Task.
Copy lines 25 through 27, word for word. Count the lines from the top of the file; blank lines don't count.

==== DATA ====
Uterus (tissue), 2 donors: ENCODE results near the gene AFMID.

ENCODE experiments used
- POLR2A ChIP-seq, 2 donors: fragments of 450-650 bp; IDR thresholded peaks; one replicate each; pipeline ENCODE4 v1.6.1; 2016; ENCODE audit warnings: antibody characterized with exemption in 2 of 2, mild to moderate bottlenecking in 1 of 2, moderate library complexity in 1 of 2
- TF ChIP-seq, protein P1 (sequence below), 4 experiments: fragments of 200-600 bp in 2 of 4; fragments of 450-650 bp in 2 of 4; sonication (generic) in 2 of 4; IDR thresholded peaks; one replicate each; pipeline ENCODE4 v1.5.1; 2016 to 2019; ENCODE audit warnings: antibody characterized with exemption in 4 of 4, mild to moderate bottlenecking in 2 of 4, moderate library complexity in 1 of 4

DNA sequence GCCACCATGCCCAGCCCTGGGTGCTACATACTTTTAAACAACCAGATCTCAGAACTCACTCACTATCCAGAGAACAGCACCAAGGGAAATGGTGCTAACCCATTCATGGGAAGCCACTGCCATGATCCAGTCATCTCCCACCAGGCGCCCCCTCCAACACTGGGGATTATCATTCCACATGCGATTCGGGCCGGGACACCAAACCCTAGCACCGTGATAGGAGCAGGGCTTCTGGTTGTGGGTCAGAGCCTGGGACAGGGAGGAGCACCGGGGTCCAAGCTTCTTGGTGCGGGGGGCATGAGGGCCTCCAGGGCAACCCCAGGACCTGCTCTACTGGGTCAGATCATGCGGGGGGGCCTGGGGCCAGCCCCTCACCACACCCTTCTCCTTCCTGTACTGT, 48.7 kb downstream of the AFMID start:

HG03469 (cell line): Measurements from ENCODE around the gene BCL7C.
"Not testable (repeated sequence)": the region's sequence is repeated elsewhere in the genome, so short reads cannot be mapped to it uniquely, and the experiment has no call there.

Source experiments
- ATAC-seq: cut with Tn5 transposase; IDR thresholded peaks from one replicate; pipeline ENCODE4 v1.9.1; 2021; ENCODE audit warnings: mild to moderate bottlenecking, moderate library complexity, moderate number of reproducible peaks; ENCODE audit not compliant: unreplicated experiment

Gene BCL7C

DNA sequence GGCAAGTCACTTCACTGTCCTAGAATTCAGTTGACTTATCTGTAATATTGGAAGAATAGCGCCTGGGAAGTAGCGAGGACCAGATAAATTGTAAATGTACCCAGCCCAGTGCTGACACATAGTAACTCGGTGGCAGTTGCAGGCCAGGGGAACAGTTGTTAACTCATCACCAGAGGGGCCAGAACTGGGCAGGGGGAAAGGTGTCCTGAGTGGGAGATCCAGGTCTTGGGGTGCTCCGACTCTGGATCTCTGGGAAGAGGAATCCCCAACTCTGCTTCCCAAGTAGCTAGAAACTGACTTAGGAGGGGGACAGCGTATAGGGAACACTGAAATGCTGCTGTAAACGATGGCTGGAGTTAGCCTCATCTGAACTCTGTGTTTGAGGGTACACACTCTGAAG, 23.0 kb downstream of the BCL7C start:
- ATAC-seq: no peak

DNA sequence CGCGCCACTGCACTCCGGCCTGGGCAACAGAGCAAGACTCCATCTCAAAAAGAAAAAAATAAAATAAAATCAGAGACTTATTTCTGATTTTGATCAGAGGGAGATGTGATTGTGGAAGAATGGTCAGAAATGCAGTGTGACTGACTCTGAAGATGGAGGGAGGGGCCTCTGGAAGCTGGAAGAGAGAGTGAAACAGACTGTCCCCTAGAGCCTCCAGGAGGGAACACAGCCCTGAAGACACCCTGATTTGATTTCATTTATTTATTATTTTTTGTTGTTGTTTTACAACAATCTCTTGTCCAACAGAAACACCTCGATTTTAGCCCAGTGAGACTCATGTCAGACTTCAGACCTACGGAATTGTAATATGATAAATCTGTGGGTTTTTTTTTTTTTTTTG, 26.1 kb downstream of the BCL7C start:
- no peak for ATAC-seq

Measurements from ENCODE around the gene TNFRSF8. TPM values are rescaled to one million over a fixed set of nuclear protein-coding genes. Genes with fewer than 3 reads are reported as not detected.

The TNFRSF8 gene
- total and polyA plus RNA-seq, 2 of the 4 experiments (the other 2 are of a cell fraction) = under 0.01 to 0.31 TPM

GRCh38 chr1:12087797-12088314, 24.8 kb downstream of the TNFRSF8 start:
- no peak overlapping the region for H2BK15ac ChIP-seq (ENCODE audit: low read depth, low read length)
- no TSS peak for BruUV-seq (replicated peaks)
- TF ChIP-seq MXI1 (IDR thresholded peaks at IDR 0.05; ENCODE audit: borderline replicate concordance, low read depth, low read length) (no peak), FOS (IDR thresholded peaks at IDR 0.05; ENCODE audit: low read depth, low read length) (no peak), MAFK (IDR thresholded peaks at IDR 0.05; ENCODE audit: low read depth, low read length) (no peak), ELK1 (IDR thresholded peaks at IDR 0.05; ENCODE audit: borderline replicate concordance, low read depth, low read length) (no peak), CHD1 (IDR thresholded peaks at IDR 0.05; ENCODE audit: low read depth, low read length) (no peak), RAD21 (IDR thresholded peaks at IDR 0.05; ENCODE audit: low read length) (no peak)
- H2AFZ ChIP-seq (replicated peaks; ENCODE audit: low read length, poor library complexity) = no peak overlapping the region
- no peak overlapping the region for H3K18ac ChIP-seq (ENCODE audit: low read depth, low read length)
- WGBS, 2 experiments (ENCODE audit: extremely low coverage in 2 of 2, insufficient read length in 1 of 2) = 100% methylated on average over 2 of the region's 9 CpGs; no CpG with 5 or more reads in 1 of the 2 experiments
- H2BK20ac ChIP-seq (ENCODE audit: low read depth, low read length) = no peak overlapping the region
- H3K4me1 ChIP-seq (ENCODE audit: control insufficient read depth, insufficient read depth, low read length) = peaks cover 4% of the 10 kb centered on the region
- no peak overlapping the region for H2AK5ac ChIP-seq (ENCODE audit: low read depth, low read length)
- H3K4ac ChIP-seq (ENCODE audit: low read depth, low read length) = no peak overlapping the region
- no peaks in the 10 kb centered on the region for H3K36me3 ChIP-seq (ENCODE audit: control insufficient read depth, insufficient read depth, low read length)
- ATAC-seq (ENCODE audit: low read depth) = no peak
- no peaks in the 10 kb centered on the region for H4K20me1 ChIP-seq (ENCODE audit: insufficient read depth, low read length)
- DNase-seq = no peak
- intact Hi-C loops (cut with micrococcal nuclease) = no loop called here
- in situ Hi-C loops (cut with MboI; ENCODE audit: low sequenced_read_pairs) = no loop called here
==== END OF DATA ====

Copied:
- H2BK20ac ChIP-seq (ENCODE audit: low read depth, low read length) = no peak overlapping the region
- H3K4me1 ChIP-seq (ENCODE audit: control insufficient read depth, insufficient read depth, low read length) = peaks cover 4% of the 10 kb centered on the region
- no peak overlapping the region for H2AK5ac ChIP-seq (ENCODE audit: low read depth, low read length)